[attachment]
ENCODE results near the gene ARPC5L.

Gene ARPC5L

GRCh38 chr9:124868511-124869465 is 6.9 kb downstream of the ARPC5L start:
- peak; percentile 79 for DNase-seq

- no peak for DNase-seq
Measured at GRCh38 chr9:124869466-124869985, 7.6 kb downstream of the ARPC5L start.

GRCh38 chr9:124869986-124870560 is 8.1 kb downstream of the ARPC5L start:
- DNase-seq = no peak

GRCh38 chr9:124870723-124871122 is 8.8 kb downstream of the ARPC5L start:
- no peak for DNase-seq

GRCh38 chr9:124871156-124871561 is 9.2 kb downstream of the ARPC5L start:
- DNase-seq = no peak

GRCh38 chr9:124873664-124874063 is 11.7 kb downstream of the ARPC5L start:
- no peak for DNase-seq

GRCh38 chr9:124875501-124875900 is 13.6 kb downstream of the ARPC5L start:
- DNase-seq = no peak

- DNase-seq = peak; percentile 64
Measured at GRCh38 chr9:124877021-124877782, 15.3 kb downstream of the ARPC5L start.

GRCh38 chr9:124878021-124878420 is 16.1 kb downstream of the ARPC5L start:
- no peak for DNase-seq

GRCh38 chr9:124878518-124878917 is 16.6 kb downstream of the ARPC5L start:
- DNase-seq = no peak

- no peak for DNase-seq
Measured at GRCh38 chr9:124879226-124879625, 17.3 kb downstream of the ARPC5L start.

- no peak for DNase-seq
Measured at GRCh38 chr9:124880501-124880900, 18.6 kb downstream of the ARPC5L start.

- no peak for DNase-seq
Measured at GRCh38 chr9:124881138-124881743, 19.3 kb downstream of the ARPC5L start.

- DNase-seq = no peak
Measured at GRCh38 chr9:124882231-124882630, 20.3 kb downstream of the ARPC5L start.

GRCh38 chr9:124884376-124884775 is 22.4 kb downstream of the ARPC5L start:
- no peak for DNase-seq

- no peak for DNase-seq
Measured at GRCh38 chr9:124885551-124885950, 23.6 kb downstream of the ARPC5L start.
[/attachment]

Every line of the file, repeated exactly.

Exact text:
ENCODE results near the gene ARPC5L.

Gene ARPC5L

GRCh38 chr9:124868511-124869465 is 6.9 kb downstream of the ARPC5L start:
- peak; percentile 79 for DNase-seq

- no peak for DNase-seq
Measured at GRCh38 chr9:124869466-124869985, 7.6 kb downstream of the ARPC5L start.

GRCh38 chr9:124869986-124870560 is 8.1 kb downstream of the ARPC5L start:
- DNase-seq = no peak

GRCh38 chr9:124870723-124871122 is 8.8 kb downstream of the ARPC5L start:
- no peak for DNase-seq

GRCh38 chr9:124871156-124871561 is 9.2 kb downstream of the ARPC5L start:
- DNase-seq = no peak

GRCh38 chr9:124873664-124874063 is 11.7 kb downstream of the ARPC5L start:
- no peak for DNase-seq

GRCh38 chr9:124875501-124875900 is 13.6 kb downstream of the ARPC5L start:
- DNase-seq = no peak

- DNase-seq = peak; percentile 64
Measured at GRCh38 chr9:124877021-124877782, 15.3 kb downstream of the ARPC5L start.

GRCh38 chr9:124878021-124878420 is 16.1 kb downstream of the ARPC5L start:
- no peak for DNase-seq

GRCh38 chr9:124878518-124878917 is 16.6 kb downstream of the ARPC5L start:
- DNase-seq = no peak

- no peak for DNase-seq
Measured at GRCh38 chr9:124879226-124879625, 17.3 kb downstream of the ARPC5L start.

- no peak for DNase-seq
Measured at GRCh38 chr9:124880501-124880900, 18.6 kb downstream of the ARPC5L start.

- no peak for DNase-seq
Measured at GRCh38 chr9:124881138-124881743, 19.3 kb downstream of the ARPC5L start.

- DNase-seq = no peak
Measured at GRCh38 chr9:124882231-124882630, 20.3 kb downstream of the ARPC5L start.

GRCh38 chr9:124884376-124884775 is 22.4 kb downstream of the ARPC5L start:
- no peak for DNase-seq

- no peak for DNase-seq
Measured at GRCh38 chr9:124885551-124885950, 23.6 kb downstream of the ARPC5L start.